MReport September 2015 - Cool Under Pressure

TheMReport — News and strategies for the evolving mortgage marketplace.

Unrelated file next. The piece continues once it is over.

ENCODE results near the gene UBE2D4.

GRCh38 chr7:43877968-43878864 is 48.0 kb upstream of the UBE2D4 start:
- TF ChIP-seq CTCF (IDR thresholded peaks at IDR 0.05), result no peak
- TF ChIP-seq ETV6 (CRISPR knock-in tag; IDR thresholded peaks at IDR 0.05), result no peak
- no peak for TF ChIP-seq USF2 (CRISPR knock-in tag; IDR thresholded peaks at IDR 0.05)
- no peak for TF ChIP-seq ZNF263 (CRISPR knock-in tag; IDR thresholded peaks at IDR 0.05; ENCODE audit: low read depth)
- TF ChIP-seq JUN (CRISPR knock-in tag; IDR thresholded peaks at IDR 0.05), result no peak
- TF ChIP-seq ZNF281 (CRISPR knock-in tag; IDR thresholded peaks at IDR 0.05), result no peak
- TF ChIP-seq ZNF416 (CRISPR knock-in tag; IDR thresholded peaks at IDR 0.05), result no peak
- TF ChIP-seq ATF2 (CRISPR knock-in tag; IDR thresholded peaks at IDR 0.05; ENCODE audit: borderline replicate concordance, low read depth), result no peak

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48 | Th e M Rep o RT O r i g i nat i O n S e r v i c i n g a na ly t i c S S e c O n da r y m a r k e t SERVICING the latest Quicken loans leads mortgage Servicer rankings for Second year Satisfied customers sing its praises across a number of key rankings. Q uicken Loans, Inc., ranked the highest in terms of customer satisfaction among all primary mortgage servicers for the second consecutive year, according to the J.D. Power 2015 U.S. Primary Mortgage Servicer Satisfaction study. The study also found that servicers are spend- ing too much time and resources focusing on at-risk customers, negatively impacting satisfaction for the majority of their customers. "While servicers must be prepared to work within the confines of industry regula- tions, they must also effectively satisfy customers whose expec- tations regarding technology and personal service are rapidly changing," the survey said. "To meet these challenges and remain competitive, mortgage servicers need to understand and imple- ment key best practices that have the greatest potential to reduce or prevent problems, contain costs, and create positive cus- tomer experiences that improve brand perceptions and minimize oversight risk." The study is based on re- sponses from 5,922 customers from March-April who have had a mortgage on their primary residence for at least one year. It gauged customer satisfaction with the servicing experience among the largest U.S. mortgage servicers through six key factors: onboard- ing, billing and payment, escrow account administration, fees, inter- action, and communications. According to J.D. Power, on a 1,000-point scale, Quicken Loans led customer satisfaction with a score of 834, performing well in all six key categories. Citizens ranks second with a score of 768, followed by Capital One at 742. Overall customer satisfaction with mortgage servicers is 718. "Providing an outstanding mortgage servicing experience can generate high levels of ad- vocacy and loyalty," the survey noted. The study finds that 85 per- cent of highly satisfied customers with satisfaction scores of 900 or higher say they "definitely will" recommend their mortgage servicer to others. In addition, 74 percent say they "definitely will" reuse their servicing provider for their next home purchase. At-risk customers, those who J.D. Power defines cur- rently behind in their mortgage payments or concerned about keeping current during the next year, represent only 15 percent of the survey respondent pool. This small group has been the center of regulatory agencies such as the Consumer Financial Protection Bureau (CFPB), Fannie Mae, and Freddie Mac. The survey determined that among mortgage service custom- ers who are highly satisfied, 14 percent are at-risk customers and 86 percent are customers who are current with their payment. "A lot of time and resources have been spent on the live representative interaction to help distressed borrowers. While im- provement is needed, the major- ity of mortgage customers haven't seen a lot of meaningful changes in their experience," said Craig Martin, director of the mortgage practice at J.D. Power. "Mortgage servicers must ensure that all customers' concerns receive the appropriate attention in customer experience management deci- sions. For example, the typical mortgage servicing customer prefers to interact online, so a high-quality self-service website experience should be a priority, but it is often an afterthought."

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